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Published in Instep, The News on Feb 8, 2010

I’d have to agree with Ashton Kutcher in hating Valentine’s Day. I hate it with a vengeance.

Valentine’s Day is when people in love start painting the town red. As if we didn’t get enough red on a daily dose of betel juice that is spat into public walls. But no, red to Valentine’s Day affectees symbolizes all those mush brained couples who like flaunting the fact that they’re in love…with each other. How corny is that…statement, not question.

As far as I see it, come February and ugliness as well as tackiness starts setting down in town. Lovers (and losers who just want to pose as lovers) start picking up on hints of red. Ladies will get red mani pedis. They will hint at being bought a new red jora. Red roses will start infiltrating florists and even poor gladiolas, that look best in pure white, will get an artificial dose of red dye to fit the Valentine bill. Red balloons, red banners, red candles…everywhere you look, you see red. If you’re a dried up old spinster…sorry, an emancipated, single career women…this overdose of red will be enough to push you to suicide.

Those in love see red but even cynics like myself see red, only as flashes of intense anger. I see red around this time every year. I see red that splatters like blood in tasteless window displays peddling cheap Valentine products. I see suicidal red in the yards and yards of red ribbons, which strangle dog ugly teddy bears (which actually remind you of the Gremlins) that glare at you with their beady little eyes. And I see red in the cheap plastic roses that pelt out digitally recorded notes of Elvis’ ‘Love You Tender’. And I hate it when women wear red on Valentine’s Day because not only are they wrapping themselves up as some man’s trophy but they are simultaneously putting immense pressure on some poor old bloke who’ll be scurrying around for some last minute shopping. That is a red alert situation!

I think it’s red alert because I’m not someone big on tradition, I loathe rituals and absolutely hate clichés. Valentine’s Day has to be all three rolled into one. When I see red in shops I think of danger. You’d have to agree there’s more to fear than fall in love with these days. If only we could replace the red with the white. That would be quite a breakthrough. White for peace and tranquility instead of red for love and affection. Anyone will tell you we need peace more than we need love.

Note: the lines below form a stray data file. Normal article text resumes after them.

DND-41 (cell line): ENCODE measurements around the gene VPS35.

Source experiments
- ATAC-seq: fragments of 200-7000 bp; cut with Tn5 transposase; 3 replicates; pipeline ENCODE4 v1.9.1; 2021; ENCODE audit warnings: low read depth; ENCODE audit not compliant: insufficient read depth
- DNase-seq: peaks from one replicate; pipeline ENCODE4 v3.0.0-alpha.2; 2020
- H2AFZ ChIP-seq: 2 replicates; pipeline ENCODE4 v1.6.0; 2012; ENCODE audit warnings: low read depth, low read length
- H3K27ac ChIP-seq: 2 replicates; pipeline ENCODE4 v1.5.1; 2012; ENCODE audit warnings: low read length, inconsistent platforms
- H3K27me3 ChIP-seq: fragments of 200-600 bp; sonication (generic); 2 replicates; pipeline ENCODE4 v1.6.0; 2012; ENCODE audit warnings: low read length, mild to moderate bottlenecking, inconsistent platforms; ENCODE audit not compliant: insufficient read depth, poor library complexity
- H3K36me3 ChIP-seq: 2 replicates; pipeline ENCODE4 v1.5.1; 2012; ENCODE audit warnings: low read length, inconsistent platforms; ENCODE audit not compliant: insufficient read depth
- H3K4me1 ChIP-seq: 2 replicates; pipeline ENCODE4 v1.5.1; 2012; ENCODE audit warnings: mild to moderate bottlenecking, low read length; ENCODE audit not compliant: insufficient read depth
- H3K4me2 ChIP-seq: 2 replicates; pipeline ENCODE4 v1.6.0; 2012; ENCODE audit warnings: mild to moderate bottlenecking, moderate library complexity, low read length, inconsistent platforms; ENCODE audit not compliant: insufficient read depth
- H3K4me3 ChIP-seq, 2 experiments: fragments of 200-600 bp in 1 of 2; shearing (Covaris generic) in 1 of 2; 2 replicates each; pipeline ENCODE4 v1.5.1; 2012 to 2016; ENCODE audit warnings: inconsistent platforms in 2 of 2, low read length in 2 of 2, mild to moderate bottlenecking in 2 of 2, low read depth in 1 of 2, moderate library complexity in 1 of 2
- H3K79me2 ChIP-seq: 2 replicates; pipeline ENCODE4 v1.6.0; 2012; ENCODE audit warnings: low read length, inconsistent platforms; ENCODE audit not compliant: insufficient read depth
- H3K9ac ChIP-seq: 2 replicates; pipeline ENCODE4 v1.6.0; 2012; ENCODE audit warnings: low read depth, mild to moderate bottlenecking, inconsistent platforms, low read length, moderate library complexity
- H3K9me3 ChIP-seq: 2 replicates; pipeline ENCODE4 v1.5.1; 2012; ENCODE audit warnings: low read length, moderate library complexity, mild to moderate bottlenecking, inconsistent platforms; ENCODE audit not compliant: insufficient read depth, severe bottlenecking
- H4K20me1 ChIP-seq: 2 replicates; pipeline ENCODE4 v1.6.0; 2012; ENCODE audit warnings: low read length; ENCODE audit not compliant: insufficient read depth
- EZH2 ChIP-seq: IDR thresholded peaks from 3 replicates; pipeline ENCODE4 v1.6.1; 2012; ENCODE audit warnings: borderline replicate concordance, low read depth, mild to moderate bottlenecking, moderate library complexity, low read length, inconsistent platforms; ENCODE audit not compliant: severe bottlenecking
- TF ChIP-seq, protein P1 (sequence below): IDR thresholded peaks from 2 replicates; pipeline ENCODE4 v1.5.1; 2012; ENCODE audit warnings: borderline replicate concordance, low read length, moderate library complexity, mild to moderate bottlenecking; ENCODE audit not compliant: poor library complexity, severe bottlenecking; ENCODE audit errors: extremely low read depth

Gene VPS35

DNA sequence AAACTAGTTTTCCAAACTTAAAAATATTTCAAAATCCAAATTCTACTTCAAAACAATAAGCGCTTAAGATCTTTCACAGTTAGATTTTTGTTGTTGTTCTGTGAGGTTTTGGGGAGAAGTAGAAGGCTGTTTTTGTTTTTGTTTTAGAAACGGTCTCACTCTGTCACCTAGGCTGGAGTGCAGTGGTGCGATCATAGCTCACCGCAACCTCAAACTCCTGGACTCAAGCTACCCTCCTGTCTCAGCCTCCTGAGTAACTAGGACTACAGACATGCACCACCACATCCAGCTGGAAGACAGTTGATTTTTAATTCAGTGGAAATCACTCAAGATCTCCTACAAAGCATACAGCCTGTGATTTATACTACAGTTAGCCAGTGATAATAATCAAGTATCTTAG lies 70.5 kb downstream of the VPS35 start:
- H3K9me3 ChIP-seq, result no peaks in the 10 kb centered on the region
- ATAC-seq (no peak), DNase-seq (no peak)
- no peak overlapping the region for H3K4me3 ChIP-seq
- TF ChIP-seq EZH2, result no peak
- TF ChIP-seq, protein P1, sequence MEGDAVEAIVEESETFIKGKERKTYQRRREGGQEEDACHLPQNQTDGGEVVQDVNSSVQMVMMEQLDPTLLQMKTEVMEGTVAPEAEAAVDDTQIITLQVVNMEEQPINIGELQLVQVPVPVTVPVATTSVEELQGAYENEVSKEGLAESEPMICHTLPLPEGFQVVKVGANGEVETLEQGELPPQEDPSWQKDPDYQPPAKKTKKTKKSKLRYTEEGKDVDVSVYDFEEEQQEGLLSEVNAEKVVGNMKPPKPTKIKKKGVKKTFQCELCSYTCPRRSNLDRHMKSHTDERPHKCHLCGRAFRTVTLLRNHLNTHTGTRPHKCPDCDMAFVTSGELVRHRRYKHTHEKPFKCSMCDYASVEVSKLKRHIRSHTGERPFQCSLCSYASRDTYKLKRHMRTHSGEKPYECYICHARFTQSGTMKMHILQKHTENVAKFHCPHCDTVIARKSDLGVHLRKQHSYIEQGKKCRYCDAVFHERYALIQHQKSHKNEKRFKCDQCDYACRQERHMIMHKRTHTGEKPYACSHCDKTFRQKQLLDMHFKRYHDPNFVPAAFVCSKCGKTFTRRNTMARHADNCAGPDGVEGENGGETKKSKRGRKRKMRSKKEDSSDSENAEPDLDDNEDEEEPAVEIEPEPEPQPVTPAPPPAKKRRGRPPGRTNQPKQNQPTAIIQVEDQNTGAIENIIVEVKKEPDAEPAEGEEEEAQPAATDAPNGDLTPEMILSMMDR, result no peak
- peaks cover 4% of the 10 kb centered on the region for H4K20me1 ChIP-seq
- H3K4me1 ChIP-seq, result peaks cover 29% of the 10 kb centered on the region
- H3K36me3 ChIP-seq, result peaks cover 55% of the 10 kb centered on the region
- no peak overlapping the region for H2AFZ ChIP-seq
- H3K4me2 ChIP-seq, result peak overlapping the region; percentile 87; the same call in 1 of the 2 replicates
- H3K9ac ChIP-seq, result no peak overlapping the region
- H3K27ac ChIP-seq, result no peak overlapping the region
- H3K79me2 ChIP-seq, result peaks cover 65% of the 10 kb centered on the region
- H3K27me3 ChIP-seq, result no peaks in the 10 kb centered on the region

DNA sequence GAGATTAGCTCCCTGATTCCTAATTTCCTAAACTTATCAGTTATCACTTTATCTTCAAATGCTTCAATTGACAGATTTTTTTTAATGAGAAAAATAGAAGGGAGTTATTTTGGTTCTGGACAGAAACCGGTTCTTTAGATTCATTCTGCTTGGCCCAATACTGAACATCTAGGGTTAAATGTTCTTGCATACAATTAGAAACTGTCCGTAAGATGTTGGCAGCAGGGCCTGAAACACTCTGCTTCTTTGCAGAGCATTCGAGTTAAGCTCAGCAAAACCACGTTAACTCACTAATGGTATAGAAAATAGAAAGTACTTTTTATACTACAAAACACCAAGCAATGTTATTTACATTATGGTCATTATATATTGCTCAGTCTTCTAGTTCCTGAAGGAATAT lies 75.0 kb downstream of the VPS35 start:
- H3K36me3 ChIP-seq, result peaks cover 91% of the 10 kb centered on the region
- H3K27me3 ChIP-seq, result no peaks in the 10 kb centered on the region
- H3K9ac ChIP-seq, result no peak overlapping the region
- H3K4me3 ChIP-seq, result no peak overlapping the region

And why the hell do we celebrate Valentine’s Day in Pakistan anyway, many of our elders argue. To the old and conservative guard, Valentine’s Day stands for lust not love. We live in the land of the pure where not even ‘halal dating’ (a term coined by British born confused desis, the BBCDs, implying dating that allows you to talk, not touch) is permissible. We’re aping the west to dangerous lengths, they insist. Ban lagao!

I’d have to disagree with them too. will confirm that enough boys and girls are (secretly) dating in Pakistan to qualify for the Valentine’s Day minimum. Hundreds of dozens of long stemmed roses are sold at the price of gold as soon as February begins. Designers put out red clothes that get zapped up by eager boyfriends and pressurized husbands. Chocolate sales go up on a vertical scale and come hail or storm, restaurants over run advanced bookings for couples celebrating over Valentine’s Day dinners.

And there my friends, is the only advantage of celebrating a horrifically tacky and clichéd day. In a country like Pakistan, where businesses shut shop at the drop of a hat, here’s one occasion that puts tills in a spin cycle. Ordinarily you’d scorn at a shameless appreciation of consumerism but in Pakistan, where even selling life to a dying man is becoming impossible, it is heart warming to see the hustle bustle and happiness that only retail can bring. And if that brief moment of happiness is to come through a day that is otherwise unbearable, then so be it!


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